Energising the powerhouse
The powerful role the energy sector can play in the future of the Northern Powerhouse was underlined in the route map to productivity unveiled 12 months ago.
The Northern Powerhouse Partnership (NPP) placed energy at the heart of its landmark 2050 report.
Its call for government investment included £2bn to replace the entire gas network of Leeds with hydrogen, produced in the Tees Valley, which would significantly contribute to the UK’s 2050 and Paris Agreement commitments on reducing carbon emissions.
Added to that was £1bn to create a new Northern industry in small nuclear reactors, capable of being manufactured at a plant and brought to a site to be built and allowing for better nuclear material security.
Andy Koss, chief executive of Yorkshire’s Drax Power, who led the energy engagement side of the report, declared at the launch of the report: “The North is uniquely placed to deliver the UK’s energy needs.
“There are huge opportunities for us as a region – not just in terms of potential jobs and the economic benefits, but also the positive environmental impacts associated with decarbonisation.
“In the North we lead the way in existing energy technologies such as bioenergy, offshore wind and nuclear power – all vital in delivering the government’s Industrial Strategy.”
The prize in the region’s grasp was also highlighted by the think-tank IPPR in the publication of its “Northern Energy Strategy” last October.
It brought together a ‘Northern Energy Taskforce” and created its vision for the region to be the “leading low-carbon energy region in the UK” by 2050.
It sees an “energy economy” worth £15bn a year, delivering 100,000 jobs “providing affordable, clean energy for people and businesses across the North”.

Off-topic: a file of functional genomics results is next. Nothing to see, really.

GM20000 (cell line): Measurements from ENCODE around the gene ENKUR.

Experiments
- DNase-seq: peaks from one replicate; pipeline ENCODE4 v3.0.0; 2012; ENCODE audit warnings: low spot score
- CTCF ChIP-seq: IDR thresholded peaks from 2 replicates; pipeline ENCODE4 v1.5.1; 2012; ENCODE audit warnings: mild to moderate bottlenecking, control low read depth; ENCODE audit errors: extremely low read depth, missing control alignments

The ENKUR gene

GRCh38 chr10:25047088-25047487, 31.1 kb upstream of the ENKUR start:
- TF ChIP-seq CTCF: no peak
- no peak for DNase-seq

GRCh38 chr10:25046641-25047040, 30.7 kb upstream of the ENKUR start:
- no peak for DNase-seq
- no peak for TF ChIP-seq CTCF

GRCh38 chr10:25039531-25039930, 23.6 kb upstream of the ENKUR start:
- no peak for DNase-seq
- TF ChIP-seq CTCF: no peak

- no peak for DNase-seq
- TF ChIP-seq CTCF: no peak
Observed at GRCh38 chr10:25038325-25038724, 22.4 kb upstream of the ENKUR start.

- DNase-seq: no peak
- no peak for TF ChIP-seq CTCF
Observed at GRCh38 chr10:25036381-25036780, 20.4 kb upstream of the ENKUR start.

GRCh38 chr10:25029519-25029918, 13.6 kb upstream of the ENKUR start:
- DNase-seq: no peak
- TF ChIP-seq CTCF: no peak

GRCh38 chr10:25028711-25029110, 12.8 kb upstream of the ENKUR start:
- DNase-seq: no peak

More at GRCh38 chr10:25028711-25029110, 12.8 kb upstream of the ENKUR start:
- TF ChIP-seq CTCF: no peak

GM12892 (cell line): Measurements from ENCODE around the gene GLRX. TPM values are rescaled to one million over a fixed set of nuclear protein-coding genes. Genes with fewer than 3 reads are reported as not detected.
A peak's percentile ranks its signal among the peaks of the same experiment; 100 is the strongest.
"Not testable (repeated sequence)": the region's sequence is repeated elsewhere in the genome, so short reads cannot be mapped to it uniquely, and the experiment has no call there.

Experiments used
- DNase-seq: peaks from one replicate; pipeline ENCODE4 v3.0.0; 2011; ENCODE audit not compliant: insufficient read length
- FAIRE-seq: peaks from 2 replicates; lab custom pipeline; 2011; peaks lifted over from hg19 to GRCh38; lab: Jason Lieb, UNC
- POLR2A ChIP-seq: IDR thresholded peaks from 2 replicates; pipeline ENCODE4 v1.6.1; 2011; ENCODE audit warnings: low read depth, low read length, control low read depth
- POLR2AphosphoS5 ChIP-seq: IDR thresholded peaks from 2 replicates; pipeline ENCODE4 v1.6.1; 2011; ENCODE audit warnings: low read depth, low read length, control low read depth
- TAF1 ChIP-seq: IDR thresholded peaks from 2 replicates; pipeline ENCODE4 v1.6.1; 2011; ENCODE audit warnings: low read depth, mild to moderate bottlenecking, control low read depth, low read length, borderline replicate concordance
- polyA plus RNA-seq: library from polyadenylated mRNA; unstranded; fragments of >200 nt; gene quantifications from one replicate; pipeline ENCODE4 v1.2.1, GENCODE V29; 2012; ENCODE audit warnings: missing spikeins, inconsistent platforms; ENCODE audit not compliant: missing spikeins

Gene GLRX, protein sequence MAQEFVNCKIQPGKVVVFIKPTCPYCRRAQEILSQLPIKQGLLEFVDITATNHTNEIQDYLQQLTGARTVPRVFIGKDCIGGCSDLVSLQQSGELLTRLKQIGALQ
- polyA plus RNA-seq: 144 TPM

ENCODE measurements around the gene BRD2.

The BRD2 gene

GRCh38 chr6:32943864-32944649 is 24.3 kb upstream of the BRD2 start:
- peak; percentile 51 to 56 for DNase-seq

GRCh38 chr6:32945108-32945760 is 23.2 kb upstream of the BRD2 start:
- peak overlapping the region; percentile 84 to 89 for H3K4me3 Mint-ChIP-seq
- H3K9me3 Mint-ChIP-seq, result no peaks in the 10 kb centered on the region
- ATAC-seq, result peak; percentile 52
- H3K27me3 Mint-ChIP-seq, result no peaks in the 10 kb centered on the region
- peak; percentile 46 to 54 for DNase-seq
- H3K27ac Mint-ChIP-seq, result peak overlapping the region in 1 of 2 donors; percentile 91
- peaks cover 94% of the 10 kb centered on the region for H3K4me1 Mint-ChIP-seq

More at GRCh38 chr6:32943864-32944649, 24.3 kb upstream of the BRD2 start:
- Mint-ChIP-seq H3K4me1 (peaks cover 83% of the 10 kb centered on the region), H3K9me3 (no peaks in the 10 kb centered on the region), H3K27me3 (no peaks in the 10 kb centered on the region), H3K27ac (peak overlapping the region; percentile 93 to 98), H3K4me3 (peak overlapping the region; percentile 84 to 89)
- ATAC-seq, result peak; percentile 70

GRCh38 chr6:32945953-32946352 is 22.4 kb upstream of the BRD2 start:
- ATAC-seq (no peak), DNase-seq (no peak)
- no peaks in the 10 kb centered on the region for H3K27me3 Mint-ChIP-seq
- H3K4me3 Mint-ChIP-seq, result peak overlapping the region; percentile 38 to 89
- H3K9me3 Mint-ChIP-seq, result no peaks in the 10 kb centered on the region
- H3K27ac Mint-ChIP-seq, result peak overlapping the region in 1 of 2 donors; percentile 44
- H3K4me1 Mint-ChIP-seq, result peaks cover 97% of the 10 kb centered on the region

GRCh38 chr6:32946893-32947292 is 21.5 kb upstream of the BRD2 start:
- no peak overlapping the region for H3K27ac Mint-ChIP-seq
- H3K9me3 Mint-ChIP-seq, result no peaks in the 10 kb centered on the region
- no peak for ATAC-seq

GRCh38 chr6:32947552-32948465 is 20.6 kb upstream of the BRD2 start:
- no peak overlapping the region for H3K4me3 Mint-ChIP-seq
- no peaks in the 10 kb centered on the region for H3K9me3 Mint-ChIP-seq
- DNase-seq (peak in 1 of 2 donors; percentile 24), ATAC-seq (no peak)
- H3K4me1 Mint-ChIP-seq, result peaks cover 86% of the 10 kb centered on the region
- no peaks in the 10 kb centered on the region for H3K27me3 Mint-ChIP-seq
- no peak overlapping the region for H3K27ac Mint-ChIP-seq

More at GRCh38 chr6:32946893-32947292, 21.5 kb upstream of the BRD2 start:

Its report declared: “Unleashing the northern energy economy is essential to achieving the nation’s climate change commitments and has the potential to deliver affordable energy for businesses and households alike.”
Those reports look to the future. Ian Wood, partner at Squire Patton Boggs specialising in energy projects, says that the sector is extremely important to the region today and that innovation will continue to drive it forward.
He says: “There’s also a broad and diverse spectrum, with lots of innovation in terms of renewables and hydrogen. Work is also going on in the fields of fuel cells and battery technology.”
He sees the resumption of shale gas extraction in the North as “an exciting opportunity” and also points to the growth of offshore wind technology.
That includes the Siemens Gamesa Renewable Energy (SGRE) factory in Greenport, Hull, with its world-class offshore wind manufacturing, assembly and port facilities.
Wood adds: “There is a very healthy appetite for investment in the energy sector at the moment.
“It is an incredibly vibrant place and people recognise that a strong regulatory environment also helps. The UK has a good reputation of stability from a regulatory perspective.”
Phil Abram, partner at KPMG, has wide experience of the energy sector. He says that it is a “key sector” for the North and is embedded in the history of the region.
Yorkshire coalfields and power stations helped drive the first industrial revolution, now emerging technologies are set to fuel the new changes to the economy. Abram says: “There is a continued focus towards clean growth.”
Once seen as a traditional, slow-moving industry, Abram says that today things are “fast moving”. He highlights the research work being carried out in the region’s universities and the R&D capabilities of businesses.
However, there are challenges, not least in ensuring that Yorkshire and the wider North have the skillsets to fully benefit from the changing energy landscape.
Abram says: “Skills are fundamental. Developing these skills will also help us build and address productivity form the point of view of the region.”